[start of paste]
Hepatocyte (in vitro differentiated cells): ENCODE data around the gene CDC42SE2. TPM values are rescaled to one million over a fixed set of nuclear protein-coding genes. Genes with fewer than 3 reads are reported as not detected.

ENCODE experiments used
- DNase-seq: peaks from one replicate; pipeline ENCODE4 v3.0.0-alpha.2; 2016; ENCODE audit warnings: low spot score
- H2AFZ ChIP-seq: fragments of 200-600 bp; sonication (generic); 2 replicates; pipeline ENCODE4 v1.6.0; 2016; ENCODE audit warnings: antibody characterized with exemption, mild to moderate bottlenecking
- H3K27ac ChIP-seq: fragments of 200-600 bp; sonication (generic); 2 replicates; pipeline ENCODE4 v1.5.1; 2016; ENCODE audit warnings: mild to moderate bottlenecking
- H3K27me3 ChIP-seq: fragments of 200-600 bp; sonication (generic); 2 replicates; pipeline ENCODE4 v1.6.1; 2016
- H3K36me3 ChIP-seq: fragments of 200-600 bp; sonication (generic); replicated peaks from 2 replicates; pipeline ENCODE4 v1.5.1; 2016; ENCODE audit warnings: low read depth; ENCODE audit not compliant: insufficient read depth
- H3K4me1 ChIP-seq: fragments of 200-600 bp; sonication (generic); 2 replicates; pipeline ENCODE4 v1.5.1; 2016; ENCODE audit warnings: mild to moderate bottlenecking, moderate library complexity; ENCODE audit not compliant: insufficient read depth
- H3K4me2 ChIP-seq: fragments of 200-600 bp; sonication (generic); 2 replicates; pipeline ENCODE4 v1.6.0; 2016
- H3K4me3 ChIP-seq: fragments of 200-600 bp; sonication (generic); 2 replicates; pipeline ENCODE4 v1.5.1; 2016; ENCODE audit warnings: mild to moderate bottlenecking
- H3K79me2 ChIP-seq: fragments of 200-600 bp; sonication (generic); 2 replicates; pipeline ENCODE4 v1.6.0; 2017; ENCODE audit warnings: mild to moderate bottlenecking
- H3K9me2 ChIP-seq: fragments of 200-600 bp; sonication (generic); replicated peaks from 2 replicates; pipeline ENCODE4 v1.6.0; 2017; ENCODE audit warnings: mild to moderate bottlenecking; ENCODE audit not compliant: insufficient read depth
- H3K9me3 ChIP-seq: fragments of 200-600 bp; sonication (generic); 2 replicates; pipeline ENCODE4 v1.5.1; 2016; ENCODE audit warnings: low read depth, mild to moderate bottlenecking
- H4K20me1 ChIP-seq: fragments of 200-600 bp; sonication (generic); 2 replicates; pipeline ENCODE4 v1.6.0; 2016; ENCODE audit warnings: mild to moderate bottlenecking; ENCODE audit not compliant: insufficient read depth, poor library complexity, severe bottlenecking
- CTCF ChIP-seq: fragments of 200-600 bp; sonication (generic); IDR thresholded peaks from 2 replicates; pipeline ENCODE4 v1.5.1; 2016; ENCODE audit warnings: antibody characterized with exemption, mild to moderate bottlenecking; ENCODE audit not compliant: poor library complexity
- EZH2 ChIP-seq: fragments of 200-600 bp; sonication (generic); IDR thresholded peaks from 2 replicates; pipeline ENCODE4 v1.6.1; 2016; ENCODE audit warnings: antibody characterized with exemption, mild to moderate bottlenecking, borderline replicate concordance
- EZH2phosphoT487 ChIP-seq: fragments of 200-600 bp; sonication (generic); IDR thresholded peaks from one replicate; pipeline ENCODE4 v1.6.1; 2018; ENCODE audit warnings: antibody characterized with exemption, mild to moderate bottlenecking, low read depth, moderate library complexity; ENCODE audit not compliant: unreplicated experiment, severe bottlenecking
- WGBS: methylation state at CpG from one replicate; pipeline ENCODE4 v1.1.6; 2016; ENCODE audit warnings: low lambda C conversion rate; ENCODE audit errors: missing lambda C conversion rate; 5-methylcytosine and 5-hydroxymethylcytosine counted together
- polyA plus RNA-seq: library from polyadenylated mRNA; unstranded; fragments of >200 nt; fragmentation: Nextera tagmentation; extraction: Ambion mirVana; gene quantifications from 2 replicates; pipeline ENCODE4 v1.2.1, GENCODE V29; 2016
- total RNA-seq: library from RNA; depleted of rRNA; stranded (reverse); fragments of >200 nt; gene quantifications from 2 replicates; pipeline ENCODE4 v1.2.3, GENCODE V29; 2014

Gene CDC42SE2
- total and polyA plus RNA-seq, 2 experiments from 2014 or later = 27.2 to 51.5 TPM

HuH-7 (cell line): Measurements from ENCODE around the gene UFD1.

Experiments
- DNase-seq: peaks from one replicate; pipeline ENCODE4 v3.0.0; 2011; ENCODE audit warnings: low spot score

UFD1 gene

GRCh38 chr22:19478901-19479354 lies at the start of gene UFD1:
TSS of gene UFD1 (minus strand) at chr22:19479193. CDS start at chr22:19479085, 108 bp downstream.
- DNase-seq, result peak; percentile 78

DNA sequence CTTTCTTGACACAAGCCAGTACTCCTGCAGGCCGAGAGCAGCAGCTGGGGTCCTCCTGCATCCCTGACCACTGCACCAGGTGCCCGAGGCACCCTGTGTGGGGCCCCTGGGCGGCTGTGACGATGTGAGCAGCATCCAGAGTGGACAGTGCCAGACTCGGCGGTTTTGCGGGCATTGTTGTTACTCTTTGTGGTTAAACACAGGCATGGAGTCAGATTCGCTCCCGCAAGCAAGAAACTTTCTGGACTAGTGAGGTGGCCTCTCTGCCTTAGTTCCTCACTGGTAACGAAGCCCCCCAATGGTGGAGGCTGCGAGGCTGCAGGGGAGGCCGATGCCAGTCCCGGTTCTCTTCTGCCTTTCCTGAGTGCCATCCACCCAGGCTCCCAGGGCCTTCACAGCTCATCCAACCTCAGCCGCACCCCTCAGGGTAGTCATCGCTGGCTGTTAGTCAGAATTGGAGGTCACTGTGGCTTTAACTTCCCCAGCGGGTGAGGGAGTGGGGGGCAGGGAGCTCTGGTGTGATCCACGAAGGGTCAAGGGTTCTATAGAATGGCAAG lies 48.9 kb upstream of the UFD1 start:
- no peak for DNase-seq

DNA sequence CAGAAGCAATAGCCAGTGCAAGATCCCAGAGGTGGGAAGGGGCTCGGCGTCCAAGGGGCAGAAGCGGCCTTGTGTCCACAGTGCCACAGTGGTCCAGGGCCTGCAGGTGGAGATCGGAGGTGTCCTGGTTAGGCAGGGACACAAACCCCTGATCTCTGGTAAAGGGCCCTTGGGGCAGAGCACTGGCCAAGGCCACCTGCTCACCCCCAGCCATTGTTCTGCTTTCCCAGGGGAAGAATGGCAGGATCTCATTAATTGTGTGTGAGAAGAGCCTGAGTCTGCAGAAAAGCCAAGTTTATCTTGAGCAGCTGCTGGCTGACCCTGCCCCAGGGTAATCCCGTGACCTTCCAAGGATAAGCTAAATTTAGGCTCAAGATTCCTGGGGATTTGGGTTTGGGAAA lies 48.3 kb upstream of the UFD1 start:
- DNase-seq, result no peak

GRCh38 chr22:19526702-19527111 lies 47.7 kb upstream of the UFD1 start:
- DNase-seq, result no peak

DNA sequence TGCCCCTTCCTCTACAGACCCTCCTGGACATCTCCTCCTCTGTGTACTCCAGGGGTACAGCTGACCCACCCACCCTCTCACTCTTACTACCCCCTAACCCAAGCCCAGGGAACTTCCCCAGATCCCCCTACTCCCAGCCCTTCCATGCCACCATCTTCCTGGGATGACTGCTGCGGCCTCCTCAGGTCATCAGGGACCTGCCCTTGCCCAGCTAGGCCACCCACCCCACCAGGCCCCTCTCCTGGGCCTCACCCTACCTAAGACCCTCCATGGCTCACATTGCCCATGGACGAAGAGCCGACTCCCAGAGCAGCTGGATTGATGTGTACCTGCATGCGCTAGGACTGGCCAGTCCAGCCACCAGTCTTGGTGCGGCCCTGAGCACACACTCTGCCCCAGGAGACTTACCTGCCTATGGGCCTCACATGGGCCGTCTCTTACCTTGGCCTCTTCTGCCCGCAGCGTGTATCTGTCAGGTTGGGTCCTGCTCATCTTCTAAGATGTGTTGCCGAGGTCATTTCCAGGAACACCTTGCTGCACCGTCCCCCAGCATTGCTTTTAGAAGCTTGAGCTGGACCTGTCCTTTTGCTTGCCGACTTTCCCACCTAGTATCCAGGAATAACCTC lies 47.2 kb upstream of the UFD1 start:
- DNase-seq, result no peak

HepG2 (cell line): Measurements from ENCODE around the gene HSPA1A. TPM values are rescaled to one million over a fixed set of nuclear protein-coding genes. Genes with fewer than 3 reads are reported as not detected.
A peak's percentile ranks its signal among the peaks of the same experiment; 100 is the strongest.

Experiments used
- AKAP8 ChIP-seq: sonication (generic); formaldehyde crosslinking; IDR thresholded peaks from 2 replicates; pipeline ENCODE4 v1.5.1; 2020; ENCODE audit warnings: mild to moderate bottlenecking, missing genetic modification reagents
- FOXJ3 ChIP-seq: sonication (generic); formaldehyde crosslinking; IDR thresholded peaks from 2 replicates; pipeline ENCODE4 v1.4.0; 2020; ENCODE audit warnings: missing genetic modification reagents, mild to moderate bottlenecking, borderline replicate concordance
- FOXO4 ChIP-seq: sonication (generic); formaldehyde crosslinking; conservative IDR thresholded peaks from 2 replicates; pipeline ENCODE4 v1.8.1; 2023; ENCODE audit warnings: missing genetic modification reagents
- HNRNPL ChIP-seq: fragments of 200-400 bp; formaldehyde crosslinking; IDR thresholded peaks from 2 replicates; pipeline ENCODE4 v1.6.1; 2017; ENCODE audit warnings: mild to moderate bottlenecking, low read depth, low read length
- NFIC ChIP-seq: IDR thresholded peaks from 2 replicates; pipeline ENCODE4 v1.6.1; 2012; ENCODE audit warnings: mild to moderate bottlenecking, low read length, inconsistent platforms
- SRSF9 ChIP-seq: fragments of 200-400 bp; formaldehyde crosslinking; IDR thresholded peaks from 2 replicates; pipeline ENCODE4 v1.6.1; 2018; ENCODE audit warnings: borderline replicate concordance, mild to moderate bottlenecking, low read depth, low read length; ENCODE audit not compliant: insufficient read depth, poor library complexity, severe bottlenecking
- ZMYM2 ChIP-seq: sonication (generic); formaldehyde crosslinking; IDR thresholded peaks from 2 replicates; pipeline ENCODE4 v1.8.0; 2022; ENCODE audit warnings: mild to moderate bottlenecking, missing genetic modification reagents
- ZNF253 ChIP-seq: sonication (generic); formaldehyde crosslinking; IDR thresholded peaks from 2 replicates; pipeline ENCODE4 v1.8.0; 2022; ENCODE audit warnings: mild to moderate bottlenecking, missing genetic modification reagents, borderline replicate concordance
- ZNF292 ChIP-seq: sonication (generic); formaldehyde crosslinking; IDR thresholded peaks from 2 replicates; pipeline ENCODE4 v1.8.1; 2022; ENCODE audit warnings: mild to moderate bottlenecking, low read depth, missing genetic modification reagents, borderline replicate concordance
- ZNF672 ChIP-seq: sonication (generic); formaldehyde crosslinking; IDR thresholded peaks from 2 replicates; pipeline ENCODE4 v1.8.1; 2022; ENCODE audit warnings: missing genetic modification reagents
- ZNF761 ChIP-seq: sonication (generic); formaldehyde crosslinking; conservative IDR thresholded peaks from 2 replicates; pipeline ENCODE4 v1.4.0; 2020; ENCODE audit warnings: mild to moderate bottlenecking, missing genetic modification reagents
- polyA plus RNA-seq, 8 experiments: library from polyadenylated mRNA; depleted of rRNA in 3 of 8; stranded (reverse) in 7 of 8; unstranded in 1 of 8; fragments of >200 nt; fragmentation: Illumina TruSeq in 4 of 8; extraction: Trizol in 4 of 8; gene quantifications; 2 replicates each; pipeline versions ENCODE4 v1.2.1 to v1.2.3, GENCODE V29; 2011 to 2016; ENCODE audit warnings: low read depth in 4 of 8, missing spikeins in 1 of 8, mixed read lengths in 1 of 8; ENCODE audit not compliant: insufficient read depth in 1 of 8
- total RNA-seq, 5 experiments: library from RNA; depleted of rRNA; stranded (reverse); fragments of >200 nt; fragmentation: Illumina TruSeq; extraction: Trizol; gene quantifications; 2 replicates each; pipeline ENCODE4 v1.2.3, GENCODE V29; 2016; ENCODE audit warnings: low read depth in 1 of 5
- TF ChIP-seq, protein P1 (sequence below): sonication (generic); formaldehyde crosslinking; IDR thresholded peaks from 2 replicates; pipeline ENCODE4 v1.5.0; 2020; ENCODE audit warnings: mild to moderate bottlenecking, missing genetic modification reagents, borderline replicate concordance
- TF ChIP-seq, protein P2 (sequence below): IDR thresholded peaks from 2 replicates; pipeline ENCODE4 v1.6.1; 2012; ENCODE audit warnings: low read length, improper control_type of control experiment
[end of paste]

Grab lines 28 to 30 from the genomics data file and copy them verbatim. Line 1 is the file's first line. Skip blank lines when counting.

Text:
TSS of gene UFD1 (minus strand) at chr22:19479193. CDS start at chr22:19479085, 108 bp downstream.
- DNase-seq, result peak; percentile 78

DNA sequence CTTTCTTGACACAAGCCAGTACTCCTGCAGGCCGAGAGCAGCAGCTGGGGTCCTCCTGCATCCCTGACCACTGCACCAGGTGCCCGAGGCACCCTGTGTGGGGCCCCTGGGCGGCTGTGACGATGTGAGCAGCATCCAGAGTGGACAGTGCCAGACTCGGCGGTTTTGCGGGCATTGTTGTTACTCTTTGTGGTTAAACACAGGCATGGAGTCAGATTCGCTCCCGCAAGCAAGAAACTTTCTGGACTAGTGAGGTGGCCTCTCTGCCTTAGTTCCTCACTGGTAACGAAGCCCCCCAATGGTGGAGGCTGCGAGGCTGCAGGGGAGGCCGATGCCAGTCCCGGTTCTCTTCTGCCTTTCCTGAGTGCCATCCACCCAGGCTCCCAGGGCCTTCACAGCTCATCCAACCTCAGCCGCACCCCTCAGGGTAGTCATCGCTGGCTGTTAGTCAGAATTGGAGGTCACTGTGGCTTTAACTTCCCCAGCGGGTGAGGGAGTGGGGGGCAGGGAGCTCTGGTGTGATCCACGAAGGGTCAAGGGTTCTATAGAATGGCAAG lies 48.9 kb upstream of the UFD1 start: